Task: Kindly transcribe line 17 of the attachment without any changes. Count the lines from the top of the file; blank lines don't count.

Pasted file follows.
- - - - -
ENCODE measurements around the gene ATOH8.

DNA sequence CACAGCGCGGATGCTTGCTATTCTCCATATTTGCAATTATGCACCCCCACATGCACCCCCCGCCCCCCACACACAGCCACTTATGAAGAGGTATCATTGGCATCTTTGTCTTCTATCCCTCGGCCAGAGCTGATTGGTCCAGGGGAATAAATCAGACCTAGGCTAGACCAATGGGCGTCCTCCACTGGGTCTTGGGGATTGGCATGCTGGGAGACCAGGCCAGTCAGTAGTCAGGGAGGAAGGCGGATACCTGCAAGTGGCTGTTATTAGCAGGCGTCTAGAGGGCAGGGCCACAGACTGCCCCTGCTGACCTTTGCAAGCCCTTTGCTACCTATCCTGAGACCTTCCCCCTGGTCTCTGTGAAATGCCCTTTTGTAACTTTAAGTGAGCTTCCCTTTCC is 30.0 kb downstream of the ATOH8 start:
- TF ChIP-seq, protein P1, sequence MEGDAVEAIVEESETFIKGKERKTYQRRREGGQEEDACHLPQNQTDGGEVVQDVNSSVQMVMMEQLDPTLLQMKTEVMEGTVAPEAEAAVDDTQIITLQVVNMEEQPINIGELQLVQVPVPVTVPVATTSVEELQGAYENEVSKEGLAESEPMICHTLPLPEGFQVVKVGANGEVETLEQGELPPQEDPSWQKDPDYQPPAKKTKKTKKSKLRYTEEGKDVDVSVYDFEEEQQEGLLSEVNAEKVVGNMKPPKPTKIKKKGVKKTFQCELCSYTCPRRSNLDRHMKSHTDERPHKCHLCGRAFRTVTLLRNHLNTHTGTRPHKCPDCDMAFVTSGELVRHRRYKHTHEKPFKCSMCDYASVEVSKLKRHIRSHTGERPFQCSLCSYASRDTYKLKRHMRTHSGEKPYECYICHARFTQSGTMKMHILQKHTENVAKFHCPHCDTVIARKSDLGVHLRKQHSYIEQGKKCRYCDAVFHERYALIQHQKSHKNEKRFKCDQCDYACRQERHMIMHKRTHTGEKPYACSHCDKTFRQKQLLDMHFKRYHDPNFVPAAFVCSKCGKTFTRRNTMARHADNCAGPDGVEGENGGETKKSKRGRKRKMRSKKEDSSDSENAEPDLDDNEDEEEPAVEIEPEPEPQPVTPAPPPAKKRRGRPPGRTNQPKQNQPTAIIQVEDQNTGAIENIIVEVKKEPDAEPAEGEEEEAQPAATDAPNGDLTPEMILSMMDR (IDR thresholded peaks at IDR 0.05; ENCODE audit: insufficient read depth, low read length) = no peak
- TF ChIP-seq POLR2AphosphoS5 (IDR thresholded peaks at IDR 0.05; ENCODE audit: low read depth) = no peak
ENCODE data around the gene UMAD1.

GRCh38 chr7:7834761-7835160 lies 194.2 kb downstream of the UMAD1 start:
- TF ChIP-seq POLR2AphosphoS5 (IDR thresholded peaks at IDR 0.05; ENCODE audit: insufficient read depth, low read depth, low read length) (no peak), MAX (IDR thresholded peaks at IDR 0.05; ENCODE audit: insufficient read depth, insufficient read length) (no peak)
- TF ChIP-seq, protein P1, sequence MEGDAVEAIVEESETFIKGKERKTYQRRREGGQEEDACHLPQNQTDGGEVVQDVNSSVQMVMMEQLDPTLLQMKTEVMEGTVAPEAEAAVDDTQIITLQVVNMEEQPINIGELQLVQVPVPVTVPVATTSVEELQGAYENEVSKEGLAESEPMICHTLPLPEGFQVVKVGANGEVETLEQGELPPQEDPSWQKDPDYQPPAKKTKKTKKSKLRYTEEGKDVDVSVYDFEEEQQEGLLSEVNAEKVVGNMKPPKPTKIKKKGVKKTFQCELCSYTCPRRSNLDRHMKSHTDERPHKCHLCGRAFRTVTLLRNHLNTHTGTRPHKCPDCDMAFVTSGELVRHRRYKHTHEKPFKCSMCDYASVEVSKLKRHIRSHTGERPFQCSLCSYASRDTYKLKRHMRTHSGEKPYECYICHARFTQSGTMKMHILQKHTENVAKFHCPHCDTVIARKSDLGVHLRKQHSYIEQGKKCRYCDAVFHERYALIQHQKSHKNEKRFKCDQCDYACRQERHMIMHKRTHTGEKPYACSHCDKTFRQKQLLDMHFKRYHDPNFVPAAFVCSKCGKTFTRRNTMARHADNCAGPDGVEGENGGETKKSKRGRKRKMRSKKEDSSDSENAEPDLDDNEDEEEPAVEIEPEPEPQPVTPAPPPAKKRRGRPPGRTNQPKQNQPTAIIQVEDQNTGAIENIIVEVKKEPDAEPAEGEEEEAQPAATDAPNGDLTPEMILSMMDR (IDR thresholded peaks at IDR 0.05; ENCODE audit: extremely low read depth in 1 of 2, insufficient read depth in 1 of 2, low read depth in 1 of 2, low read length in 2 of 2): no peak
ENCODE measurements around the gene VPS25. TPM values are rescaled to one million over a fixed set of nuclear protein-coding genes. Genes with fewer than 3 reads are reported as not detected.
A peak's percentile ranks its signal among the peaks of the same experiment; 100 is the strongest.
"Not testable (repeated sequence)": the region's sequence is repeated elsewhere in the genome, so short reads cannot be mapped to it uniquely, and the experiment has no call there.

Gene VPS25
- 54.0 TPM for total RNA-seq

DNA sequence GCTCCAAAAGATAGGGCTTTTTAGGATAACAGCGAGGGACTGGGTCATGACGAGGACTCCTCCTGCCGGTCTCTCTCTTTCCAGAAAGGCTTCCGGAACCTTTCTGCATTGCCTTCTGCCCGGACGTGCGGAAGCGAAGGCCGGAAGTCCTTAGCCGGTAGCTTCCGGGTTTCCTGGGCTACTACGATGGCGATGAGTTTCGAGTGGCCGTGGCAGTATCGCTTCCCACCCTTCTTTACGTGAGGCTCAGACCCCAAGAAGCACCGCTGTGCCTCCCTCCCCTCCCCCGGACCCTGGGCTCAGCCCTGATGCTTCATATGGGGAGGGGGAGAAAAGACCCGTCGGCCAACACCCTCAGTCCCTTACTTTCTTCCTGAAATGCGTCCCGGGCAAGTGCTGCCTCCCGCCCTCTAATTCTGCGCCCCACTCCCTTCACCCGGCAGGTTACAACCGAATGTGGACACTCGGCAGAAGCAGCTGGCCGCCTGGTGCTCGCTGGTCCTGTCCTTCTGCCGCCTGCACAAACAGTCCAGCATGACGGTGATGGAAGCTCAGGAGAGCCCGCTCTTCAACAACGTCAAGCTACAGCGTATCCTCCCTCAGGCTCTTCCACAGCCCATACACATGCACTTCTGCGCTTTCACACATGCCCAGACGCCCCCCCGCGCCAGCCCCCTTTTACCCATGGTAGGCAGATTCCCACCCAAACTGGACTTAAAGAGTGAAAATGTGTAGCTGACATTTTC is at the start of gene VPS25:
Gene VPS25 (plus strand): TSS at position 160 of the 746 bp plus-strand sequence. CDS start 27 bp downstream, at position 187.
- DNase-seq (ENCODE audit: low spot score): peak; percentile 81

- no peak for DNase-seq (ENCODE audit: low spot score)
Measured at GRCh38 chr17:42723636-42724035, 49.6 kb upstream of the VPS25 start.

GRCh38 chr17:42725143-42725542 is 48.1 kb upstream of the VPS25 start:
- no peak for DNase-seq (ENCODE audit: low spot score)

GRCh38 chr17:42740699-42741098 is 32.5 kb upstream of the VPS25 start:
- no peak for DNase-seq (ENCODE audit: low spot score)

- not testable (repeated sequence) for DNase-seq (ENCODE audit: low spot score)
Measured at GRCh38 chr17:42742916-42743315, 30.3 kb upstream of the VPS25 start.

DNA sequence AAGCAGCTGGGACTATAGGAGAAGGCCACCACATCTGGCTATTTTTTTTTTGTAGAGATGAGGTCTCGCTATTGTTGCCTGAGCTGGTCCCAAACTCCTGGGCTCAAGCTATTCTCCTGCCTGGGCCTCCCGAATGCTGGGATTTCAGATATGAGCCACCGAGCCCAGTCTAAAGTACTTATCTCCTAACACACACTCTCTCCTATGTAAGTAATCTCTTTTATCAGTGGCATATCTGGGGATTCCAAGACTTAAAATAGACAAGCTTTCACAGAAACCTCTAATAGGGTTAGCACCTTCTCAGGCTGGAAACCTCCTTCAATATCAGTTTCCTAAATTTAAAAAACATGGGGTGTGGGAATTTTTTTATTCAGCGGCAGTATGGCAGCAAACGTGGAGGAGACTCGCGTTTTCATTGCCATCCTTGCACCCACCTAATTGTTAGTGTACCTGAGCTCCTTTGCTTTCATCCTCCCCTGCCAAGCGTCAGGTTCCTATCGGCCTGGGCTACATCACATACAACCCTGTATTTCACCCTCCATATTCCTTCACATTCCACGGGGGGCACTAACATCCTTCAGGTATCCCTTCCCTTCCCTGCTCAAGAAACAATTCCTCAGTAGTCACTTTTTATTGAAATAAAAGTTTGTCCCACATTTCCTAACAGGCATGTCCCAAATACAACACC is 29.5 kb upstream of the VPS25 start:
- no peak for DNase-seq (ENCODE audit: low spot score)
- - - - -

- no peak for DNase-seq (ENCODE audit: low spot score)